Now I don’t want to be any more subtle than that, but I just want to make the point that I agree with you Mr Mayor - that we do have to address the distribution of responsibilities in this country. I think you always have some buck passing between the different levels of Government. My belief is that the public gets sick and tired of arguments between State and Federal Governments about who is responsible for what, and between Local and State Government, Local and Federal, and so forth. They really expect us as elected representatives to discharge responsibilities that we have, and where we have shared responsibilities, to work together in a cooperative fashion.

Now one of the shared responsibilities that I would like to work with the Queensland Government on is of course the care of the Great Barrier Reef. And the Queensland Premier and I have released a statement today announcing that we’ve reached agreement on, and signed a memorandum of understanding about the future care and the way in which we will maintain the quality of the reef and the surrounding waters so that it will remain forever a magnificent icon environmentally not only for Australia, but for the whole world. It also maintains the enormous potential that the Great Barrier Reef represents to far north Queensland. That’s the kind of cooperation that the Australian public wants. The Australian public is not interested in name calling between Governments. The Australian public is interested in us working together and discharging our different responsibilities.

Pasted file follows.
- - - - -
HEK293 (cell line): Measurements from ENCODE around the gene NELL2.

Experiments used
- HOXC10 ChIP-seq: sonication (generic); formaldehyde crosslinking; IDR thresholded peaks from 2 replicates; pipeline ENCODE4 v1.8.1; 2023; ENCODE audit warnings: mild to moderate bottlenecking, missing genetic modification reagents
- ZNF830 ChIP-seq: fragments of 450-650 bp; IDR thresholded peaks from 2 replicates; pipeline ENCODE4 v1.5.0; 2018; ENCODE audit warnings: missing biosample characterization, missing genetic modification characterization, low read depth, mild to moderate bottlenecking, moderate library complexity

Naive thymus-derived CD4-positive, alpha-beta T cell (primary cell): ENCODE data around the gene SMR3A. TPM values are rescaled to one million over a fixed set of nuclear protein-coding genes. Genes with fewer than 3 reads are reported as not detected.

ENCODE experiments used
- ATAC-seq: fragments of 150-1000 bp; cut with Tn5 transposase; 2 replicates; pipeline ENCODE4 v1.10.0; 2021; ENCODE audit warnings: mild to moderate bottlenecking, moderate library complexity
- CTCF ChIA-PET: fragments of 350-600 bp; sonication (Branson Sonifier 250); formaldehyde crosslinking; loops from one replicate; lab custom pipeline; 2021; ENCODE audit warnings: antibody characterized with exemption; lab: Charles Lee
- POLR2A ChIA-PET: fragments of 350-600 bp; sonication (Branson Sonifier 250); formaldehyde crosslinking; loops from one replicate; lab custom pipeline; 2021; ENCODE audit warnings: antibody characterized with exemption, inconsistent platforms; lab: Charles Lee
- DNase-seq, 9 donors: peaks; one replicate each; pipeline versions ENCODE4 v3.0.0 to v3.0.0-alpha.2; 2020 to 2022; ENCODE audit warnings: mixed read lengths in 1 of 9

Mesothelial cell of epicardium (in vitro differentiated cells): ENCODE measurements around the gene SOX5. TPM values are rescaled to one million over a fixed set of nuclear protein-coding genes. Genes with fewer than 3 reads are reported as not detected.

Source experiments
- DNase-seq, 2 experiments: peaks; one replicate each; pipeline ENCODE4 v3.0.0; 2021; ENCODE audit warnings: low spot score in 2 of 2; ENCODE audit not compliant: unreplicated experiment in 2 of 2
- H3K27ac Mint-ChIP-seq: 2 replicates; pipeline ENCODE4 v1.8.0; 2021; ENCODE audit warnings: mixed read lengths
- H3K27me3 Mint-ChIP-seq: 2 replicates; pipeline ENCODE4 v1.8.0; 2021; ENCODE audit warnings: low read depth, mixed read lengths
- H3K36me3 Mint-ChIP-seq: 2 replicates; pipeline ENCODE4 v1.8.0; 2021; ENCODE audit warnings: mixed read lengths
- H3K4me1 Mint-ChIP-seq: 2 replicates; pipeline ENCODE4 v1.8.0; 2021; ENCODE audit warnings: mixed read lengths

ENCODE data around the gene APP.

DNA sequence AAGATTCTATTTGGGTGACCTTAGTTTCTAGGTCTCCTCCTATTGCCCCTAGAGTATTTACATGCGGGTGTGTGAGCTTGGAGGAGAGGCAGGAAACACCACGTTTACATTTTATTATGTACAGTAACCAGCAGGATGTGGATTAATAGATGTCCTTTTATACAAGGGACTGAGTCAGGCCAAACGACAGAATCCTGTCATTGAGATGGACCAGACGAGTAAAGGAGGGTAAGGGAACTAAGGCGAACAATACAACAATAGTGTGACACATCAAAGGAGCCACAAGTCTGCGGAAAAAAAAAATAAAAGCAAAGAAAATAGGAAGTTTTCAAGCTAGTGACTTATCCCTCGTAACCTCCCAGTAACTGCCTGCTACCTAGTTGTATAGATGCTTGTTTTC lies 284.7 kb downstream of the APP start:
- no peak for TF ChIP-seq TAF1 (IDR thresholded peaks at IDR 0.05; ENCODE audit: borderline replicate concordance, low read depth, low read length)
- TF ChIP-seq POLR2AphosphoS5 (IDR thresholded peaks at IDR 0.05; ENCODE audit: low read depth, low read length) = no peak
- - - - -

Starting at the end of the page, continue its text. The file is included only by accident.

These regional Cabinet meetings are a reminder that Australia doesn’t revolve around Sydney, Melbourne and Canberra. It’s a reminder of the contribution that northern Australia makes to our export capacity. It’s a reminder of the importance of the tourist industry. It’s a reminder as the Mayor said, of our linkages with those hundreds of millions of people in our region. And it’s also a reminder of some of the difficulties of the older industries of this country. Older in the sense that they’ve been here for a long time and one of those is the sugar industry.

There is a problem with the sugar industry. I met the elected representatives of the industry yesterday afternoon. I spoke to some of the men and women from the industry outside the Council Chambers this morning. They were all putting their view, as Australians have a right to, to their elected representatives and asking us to respond. We will respond. We’ll be sympathetic. We’ll also be realistic. We have a responsibility to respond to their requests. We have a responsibility to recognise the importance to a whole string of towns on the Queensland coast of the sugar industry. We also have a responsibility to recognise that unless there is some fundamental long term change and reform, simply providing short term assistance is not an answer. Successful industry restructuring occurs where Government